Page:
Yesterday, very early in the morning, the news reached Europe of the death of Fidel Castro, the former leader of the Caribbean island of Cuba at the age of 90 years of age.
With the pleasure of having hundreds of friends and acquaintances in Latin America my Facebook feed was immediately inundated with a mixture of tributes and denunciations.
Many of them were tributes to the man who so stubbornly fought against the USA in the face of an economic blockade that impoverished the people. And yet despite this Cuba can boast a literacy rate of 99.7% and a life expectancy of 78.7 years, reflecting the priority the government has for healthcare and education, and putting the vast majority of countries in the world to shame, including those in the so-called “first world”.
Many tributes recognised the support the Cuban regime gave to many countries around the world through the sending of doctors in times of natural disasters. This undoubtedly prevented the loss of many, many thousands of lives of poor people in desperate situations.
To this we can add the extraordinary statistic that not a single person died in Hurricane Matthew this year as a result of the efficiency the island has for dealing with natural disasters, compared to hundreds of deaths in Haiti, just 80km away.
Other tributes highlighted the support of Cuban military forces in countries such as Angola, fighting against the scourges of imperialism, capitalism and racism in order to bring freedom to the people of those countries and the chance for them to reach the development levels experienced by Cubans, conveniently ignoring the inevitable “collateral damage” of such interventions,.
And there were yet other posts; pictures that showed Fidel with blindfolded opponents about to face a firing squad for disagreeing with the boss, others that pointed out that thousands of opponents met a similar fate, showing the bloodthirsty ruthlessness that the man was also capable of.
All of this is Fidel Castro, and one cannot give a complete picture of the man without seeing the good and the bad stuff.
In recent years, as progressive governments advanced in Latin America, Fidel Castro became a kind of mythical figure in many places with the human rights abuses increasingly forgotten or conveniently ignored. But this is a rather unfortunate whitewashing of history. According to a report by Cuba Archive, between the 1st of January 1959 and the 25th of January 2012 there were 3615 deaths by firing squad. If we put this in context, the dictatorship of Augusto Pinochet in Chile was responsible for 3200 deaths according to the Valech Report.
The truth is that communist thinking, as ideal as it sounded in practice: “Workers of the world unite”, in Cuba became, “Homeland or Death, we shall overcome”.
And quite frankly, given that the situation on the island became increasingly precarious many Cubans preferred to take their chances with death and abandoned the island. It is estimated that 1.5 million Cubans left compared to a population of over 11 million today.
When we come to judge Castro, then, we can say that the man is a contradiction. Here is someone who had a great love of the people, the working classes – or if not a love for these people, he certainly had an overpowering hatred towards rich and powerful elites. And he had a great solidarity with people suffering the consequences of natural disasters. And on his island, the government system he put in place gave everyone the opportunity to access top quality education and health care, despite the economic blockade which created a situation that became even more acute when Soviet Union support ended with the fall of the Berlin Wall.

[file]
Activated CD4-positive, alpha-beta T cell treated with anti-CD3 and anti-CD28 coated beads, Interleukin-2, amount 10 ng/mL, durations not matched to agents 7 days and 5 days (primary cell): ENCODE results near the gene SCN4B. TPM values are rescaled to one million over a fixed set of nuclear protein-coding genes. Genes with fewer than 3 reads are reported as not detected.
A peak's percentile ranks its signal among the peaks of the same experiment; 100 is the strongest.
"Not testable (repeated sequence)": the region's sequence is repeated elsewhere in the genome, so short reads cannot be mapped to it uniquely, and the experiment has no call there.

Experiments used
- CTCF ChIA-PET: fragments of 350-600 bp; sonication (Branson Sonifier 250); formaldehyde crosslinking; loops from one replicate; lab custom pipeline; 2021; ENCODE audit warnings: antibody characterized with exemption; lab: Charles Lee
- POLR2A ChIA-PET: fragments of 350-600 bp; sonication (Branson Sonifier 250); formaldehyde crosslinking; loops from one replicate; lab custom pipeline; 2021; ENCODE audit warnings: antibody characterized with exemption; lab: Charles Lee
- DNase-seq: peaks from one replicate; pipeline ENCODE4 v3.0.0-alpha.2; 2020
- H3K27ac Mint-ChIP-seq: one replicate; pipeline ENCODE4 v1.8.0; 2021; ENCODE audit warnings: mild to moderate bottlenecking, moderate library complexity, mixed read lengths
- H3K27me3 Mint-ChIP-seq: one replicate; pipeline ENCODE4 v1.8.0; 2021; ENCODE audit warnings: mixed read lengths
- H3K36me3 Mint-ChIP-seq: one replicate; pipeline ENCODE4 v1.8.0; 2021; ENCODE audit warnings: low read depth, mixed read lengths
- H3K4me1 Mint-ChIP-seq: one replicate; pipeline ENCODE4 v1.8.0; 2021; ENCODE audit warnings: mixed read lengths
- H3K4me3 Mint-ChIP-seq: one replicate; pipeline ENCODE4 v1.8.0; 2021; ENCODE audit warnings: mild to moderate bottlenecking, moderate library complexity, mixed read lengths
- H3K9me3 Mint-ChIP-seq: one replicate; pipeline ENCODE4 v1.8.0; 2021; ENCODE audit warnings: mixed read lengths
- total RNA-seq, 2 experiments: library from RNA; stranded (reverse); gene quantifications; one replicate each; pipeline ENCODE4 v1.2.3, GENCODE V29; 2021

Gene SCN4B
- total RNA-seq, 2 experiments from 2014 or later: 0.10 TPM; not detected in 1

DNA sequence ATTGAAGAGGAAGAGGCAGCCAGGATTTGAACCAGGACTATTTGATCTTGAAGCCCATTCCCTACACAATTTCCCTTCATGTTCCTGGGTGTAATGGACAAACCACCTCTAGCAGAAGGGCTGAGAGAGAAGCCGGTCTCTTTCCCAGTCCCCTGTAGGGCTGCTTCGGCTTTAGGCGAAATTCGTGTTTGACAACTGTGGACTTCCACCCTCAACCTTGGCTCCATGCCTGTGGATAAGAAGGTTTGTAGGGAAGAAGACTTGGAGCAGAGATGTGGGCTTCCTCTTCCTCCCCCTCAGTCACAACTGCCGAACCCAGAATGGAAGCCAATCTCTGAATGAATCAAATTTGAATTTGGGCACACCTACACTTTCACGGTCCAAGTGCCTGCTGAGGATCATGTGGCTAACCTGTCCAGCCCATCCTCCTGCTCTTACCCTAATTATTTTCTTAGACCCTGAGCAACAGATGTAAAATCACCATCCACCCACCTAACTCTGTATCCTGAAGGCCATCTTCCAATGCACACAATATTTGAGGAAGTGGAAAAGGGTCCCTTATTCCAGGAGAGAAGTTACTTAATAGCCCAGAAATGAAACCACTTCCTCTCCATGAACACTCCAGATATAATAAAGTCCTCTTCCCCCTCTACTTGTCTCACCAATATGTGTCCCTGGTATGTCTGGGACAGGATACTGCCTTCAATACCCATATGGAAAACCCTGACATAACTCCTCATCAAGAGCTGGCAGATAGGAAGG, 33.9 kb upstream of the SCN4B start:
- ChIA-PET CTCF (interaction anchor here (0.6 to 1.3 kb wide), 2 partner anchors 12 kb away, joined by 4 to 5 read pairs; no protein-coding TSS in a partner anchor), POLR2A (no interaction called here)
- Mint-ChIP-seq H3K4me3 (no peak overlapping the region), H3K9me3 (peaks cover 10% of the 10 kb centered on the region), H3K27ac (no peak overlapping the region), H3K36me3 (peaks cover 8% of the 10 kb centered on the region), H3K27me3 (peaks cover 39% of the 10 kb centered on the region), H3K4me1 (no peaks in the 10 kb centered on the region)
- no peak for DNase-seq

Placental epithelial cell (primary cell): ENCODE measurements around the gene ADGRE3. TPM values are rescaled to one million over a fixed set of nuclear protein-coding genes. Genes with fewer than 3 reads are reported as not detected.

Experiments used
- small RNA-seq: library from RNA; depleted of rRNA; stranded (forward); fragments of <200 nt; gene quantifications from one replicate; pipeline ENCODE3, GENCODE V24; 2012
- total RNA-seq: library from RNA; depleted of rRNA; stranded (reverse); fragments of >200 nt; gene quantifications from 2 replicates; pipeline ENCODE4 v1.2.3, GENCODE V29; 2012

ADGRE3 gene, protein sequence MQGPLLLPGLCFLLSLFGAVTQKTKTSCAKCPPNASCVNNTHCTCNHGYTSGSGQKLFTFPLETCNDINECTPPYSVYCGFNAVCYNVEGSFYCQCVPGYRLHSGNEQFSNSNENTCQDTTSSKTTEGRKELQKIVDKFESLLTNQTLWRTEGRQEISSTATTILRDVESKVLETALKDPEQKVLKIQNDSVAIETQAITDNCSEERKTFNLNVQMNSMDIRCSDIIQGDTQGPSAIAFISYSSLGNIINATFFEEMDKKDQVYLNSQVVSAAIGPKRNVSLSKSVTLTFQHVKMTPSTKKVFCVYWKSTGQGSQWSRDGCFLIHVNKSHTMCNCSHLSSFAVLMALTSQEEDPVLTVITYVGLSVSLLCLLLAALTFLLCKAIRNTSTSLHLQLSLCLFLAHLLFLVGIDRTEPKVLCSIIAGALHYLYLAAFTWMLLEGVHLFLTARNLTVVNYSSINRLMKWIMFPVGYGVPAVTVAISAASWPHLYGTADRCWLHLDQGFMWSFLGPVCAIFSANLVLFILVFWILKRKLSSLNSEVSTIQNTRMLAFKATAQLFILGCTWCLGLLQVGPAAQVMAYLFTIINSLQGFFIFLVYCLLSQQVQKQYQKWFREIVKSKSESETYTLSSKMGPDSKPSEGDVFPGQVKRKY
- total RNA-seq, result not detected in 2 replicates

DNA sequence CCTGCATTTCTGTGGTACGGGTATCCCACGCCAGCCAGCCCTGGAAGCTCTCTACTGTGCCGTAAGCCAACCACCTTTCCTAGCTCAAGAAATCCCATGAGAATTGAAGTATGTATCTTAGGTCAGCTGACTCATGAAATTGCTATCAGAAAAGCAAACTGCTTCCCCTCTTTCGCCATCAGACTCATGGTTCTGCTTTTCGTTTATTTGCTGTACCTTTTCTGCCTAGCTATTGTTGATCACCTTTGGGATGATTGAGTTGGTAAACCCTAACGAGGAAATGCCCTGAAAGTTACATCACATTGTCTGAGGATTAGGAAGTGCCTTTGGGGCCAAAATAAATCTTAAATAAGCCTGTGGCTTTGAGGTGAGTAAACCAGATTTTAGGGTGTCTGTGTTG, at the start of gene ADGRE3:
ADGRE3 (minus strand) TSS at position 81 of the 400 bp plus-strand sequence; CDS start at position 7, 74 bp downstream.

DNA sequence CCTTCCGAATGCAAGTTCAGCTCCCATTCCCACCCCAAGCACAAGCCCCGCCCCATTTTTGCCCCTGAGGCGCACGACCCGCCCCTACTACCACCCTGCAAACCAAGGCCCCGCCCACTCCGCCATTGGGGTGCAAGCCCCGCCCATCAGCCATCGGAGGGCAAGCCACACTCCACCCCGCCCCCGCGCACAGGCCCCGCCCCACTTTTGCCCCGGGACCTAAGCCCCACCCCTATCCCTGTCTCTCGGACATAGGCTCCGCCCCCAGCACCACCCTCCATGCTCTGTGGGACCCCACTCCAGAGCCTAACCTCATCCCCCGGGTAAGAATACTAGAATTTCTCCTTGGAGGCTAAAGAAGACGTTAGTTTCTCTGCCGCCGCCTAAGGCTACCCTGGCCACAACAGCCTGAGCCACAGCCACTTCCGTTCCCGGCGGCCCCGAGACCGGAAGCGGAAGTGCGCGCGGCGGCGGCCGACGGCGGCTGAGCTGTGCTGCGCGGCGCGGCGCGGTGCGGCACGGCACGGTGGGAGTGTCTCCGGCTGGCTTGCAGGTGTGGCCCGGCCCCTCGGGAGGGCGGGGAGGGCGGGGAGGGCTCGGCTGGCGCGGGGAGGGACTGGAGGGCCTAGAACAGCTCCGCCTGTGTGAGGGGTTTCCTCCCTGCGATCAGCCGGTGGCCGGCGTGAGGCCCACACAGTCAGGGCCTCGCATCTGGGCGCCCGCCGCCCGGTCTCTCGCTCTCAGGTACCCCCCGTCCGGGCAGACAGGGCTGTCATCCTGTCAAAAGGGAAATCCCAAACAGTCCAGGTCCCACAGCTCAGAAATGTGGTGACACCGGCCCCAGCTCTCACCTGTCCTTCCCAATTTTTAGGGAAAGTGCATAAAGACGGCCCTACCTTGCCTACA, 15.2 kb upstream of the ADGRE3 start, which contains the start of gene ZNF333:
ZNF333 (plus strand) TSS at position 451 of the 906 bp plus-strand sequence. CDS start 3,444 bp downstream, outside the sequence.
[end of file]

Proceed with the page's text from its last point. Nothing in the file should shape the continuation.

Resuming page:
Yet, we cannot forget his violence and his intolerance of dissent. We cannot condone murders that are committed in the name of a cause. People were murdered by him with his gun and this cannot be ignored. We simply cannot tolerate any violence done towards human beings, and especially if it is done in the name of something as abstract as a revolution, because this removes the value of human life from its deserved position of priority number 1.
What we can say is that he was ahead of his times in terms of his vision for humanity. Maybe we can even say that he aspired to a Universal Human Nation, the problem is that you cannot impose such a thing by force, by killing people or by putting a gun to their head.
The moment that human life loses its value, any revolution has already lost and is doomed to failure and bloodshed.
Today there are many of us who yearn for a Universal Human Nation and hopefully we have seen the experiences of revolutions in the historical record, such as the Russian and Cuban Revolutions, and the fight for independence in India and we will conclude that Gandhi’s path was ultimately more interesting even if we can say that Indian democracy and the culture of the country itself is very far away from the ideal of a Universal Human Nation that we aspire to.
The Universal Human Nation can only come from a sincere yearning that comes from placing human life as the central value. And for this to happen a cultural and spiritual change has to occur in people. So until we are able to see this cultural and spiritual change reach such a level that all cooperation with the violent dictatorship of the economic system we live in today stops (a dictatorship which by the way kills millions of people every year, doomed to die in wars and out of poverty – putting both Castro AND Pinochet in the shade in terms of the evil done) the best thing we can say about Fidel Castro is that the world wasn’t ready for all the good that he was capable of doing.